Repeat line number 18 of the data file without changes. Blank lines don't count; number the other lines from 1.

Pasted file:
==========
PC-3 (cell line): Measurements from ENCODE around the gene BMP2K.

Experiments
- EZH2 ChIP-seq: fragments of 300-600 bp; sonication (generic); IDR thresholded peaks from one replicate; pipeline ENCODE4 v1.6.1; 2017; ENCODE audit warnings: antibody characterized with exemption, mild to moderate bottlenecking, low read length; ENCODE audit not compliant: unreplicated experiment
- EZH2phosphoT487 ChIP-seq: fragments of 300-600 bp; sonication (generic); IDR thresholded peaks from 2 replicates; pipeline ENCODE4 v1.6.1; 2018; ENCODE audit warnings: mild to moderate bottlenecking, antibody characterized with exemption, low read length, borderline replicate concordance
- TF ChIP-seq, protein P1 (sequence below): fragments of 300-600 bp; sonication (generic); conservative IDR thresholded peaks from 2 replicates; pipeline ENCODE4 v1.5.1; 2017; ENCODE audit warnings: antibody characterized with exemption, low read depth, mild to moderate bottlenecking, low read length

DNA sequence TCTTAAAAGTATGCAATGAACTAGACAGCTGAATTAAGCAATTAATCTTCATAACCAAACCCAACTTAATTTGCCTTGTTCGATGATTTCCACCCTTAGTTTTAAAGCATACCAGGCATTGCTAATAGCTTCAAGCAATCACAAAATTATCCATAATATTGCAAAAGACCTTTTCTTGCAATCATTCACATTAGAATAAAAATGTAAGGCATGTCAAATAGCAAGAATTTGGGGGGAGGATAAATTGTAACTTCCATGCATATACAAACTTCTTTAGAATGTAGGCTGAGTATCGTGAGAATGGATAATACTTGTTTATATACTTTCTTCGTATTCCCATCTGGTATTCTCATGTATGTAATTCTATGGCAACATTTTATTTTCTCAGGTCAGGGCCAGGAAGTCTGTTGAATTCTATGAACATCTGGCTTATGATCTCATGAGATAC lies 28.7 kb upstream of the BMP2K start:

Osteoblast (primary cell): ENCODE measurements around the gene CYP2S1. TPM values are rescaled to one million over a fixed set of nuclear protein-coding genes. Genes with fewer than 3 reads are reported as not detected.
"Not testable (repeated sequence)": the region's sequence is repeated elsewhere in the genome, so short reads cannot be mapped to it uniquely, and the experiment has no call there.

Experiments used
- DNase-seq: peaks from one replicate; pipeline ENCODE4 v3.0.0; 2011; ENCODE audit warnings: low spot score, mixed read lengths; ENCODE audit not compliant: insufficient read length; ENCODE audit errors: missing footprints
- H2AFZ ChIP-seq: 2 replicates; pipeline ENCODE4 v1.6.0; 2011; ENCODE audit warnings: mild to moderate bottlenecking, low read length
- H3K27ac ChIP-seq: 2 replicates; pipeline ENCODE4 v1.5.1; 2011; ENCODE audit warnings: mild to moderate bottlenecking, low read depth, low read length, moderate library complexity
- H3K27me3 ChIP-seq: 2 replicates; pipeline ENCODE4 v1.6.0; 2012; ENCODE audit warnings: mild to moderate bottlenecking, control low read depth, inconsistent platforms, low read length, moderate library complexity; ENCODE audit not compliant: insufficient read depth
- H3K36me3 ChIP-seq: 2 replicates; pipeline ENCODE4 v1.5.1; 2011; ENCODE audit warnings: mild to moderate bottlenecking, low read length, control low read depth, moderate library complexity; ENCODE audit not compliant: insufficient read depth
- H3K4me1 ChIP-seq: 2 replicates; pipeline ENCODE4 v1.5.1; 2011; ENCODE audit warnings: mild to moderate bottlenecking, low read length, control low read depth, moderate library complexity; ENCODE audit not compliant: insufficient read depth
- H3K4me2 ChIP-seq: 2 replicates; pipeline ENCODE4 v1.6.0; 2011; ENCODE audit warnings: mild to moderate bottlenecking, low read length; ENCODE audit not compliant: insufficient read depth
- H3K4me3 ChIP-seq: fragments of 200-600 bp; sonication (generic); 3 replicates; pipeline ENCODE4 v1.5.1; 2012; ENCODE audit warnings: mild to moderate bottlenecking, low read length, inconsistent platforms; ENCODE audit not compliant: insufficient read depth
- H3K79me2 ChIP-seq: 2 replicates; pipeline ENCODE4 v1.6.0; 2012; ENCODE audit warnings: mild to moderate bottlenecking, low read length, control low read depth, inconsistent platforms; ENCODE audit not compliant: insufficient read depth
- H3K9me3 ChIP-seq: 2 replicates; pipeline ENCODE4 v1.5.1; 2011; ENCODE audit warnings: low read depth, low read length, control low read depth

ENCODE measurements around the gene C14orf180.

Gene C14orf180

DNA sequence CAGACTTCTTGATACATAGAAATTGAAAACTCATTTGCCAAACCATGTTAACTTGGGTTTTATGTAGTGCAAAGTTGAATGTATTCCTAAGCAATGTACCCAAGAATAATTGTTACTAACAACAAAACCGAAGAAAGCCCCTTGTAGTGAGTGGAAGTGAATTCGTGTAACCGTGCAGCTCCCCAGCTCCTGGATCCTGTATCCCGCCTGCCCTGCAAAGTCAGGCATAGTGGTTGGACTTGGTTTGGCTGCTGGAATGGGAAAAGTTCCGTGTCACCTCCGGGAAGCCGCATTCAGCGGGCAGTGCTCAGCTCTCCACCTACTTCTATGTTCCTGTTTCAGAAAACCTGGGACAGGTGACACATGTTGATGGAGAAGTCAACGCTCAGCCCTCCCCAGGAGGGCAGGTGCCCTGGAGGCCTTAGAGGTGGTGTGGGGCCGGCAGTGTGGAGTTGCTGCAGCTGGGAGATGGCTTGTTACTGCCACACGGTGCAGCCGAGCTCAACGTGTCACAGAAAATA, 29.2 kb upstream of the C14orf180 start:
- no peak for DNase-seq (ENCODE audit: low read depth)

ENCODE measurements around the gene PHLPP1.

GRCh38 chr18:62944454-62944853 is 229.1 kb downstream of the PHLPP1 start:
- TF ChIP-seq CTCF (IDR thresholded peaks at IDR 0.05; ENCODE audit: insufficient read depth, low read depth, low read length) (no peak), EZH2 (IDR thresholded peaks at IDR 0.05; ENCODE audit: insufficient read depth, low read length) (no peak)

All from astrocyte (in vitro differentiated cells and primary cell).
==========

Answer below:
- H3K79me2 ChIP-seq: 2 replicates; pipeline ENCODE4 v1.6.0; 2012; ENCODE audit warnings: mild to moderate bottlenecking, low read length, control low read depth, inconsistent platforms; ENCODE audit not compliant: insufficient read depth